These five women just did. But beyond that is their message: get checked, take immediate action, and never lose hope.

Are you a cancer survivor yourself? We’d love to hear your story. And if you know someone who may be battling the disease, share this story with them to spread a little hope around.

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  • Thanks for writing about cancer. Yes, I’m also a breast cancer survivor and will reach my 5-yr milestone soon. Sometimes, its when you know you are about to die when you realised how to really live. Cancer has taught me many lessons that my husband and I feel, its one of the best thing that had happened to us.

  • Thanks for your time in writing about breast cancer. I was diagnosed with DCIS Stage 0 Breast Cancer and had a mastectomy for my right breast. I’m taking medications for 5 years and in my 3rd year now. I will undergo hysterectomy this month due to AUB. With Cancer, I’ve realized that it is really isn’t a battle. It’s simply life raised to a higher power. (inspired by Dana Jennings)

  • Hi, my mother was diagnosed with breast cancer when she was 50 plus and after her mastectomy the doctor said 8 months is a long way to live. Now she is 89 turning 90 next month. She was even featured in Corina’s,” Balitang K” a few years back in one of their segments. It was about my mother’s first love with someone from their hometown which didn’t end in marriage since my mom got married to my father. When my father died, they ( mom’s first love who never got married) got to meet again and eventually got married at the ageof 80. May her story as a blessed survivor be an inspiration to others who survived and undergoing the so called “killer”. Feel free to reach me. 09436728383. Thank you and God bless.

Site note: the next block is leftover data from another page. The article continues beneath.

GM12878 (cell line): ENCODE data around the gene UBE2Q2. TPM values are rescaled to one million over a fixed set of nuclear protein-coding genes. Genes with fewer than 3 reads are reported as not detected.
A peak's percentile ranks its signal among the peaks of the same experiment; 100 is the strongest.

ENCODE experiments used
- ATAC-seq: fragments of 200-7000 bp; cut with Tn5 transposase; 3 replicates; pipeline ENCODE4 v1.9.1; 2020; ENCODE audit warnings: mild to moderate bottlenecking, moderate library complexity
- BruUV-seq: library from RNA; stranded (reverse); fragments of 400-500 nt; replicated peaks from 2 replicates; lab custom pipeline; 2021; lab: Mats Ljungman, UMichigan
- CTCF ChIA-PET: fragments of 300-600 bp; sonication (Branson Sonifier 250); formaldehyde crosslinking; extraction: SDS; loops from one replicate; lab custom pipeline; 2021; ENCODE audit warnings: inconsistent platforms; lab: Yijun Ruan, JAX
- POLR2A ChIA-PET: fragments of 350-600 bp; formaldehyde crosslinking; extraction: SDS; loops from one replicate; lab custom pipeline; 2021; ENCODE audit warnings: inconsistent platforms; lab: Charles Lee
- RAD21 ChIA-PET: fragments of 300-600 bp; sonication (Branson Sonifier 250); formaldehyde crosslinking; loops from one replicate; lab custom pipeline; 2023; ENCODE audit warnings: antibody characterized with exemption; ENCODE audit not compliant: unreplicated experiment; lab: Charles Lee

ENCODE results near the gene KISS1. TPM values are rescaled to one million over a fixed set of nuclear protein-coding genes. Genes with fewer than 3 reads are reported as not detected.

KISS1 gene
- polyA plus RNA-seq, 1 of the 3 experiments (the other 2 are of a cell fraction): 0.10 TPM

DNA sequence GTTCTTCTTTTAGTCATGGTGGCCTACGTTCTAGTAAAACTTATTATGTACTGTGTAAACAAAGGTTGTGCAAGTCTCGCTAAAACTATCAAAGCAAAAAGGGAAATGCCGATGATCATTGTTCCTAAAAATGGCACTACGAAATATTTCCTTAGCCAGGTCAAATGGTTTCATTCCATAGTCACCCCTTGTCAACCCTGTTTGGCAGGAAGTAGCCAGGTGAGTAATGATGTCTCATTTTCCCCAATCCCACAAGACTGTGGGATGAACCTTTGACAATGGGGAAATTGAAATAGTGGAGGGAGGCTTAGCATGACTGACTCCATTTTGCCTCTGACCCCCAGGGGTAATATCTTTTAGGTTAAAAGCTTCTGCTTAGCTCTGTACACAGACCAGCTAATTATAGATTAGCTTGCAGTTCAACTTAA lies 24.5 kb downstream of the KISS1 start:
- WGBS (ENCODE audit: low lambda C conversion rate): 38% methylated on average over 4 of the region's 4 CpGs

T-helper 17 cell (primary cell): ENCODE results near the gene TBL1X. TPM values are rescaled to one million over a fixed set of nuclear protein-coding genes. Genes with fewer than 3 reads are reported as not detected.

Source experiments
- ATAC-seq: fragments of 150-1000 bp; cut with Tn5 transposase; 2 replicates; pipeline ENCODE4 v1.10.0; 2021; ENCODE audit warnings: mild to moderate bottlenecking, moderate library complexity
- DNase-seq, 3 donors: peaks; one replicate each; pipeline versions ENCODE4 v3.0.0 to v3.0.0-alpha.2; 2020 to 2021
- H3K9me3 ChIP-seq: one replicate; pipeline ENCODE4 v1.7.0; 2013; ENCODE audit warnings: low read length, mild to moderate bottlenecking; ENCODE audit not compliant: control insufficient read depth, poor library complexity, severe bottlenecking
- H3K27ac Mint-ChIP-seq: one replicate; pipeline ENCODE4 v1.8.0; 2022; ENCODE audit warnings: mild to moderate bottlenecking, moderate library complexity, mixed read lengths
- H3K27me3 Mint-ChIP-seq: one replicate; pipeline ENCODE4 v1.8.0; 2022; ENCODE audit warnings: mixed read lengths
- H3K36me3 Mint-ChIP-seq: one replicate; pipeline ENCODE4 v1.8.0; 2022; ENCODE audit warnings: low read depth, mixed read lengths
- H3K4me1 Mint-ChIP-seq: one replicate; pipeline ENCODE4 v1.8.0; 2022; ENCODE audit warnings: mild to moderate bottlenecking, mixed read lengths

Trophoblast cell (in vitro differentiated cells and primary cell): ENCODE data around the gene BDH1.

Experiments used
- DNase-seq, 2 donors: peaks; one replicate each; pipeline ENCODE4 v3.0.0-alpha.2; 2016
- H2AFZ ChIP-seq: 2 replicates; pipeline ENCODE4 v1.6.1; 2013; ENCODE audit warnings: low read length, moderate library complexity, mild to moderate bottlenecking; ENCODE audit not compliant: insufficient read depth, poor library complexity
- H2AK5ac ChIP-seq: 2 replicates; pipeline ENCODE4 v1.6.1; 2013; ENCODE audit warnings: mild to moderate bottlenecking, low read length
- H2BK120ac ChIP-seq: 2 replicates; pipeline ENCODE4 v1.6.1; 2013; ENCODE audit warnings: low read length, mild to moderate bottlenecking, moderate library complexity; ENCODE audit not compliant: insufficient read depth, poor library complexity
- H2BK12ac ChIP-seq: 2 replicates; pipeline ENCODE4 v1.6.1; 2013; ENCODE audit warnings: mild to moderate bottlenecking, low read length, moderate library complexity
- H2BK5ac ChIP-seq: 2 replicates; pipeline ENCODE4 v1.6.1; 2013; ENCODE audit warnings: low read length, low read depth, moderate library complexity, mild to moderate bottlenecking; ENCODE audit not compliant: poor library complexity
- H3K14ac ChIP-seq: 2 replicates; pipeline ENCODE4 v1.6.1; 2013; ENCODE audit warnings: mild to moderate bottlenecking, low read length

• I was 39 when i was diagnose of stage 2 breast cancer april 7,2017, my surgery done this april 27 same year..i always read all of the survivor stories For battle of breast waiting for the result of my erprher2 to start my treatment..i have 4 children i always pray and believe that nothing is possible to God..

    • Jessie Calma, there is always a miracle for those who believe in Him, God is merciful and kind, are you from Manila? I myself is Stage IIB positive I undergo surgery last year of April 2016. Cry if you need to cry, do a favor for yourself for your children to NEVER GIVE UP up on your faith. As a mother when I learned that I have cancer the first thing that comes to my mind is my children, I cried a bucket of tears and I kept it for myself for a while, I always found myself in the adoration chapel, cried my heart out and ask God to help me and guide me what to do… the rest is history. I’m still fighting need to have close monitoring because I don’t have enough finances to undergo Hormonal therapy. I hold on to my faith… read a lot about alternative and diet for cancer survivors stories.

  • I’m a breast cancer survivor for almost a year, Stage IIB, done my chemotherapy but forego radiotherapy and hormonal therapy (I’m HER2+), I never stop working even if I have to do my chemotherapy, I have to fly back and forth from the country where I work to have my chemotherapy, rest only a day or two and fly back again, I’ve done that for 8 times last year, with lots of prayers and positive mind conditioning I survived chemotherapy side effects. I changed my diet more of fruits and vegetables, exercise (brisk walking most of the time) twice a week. Just keep on praying, enjoy life and try to live one day at a time.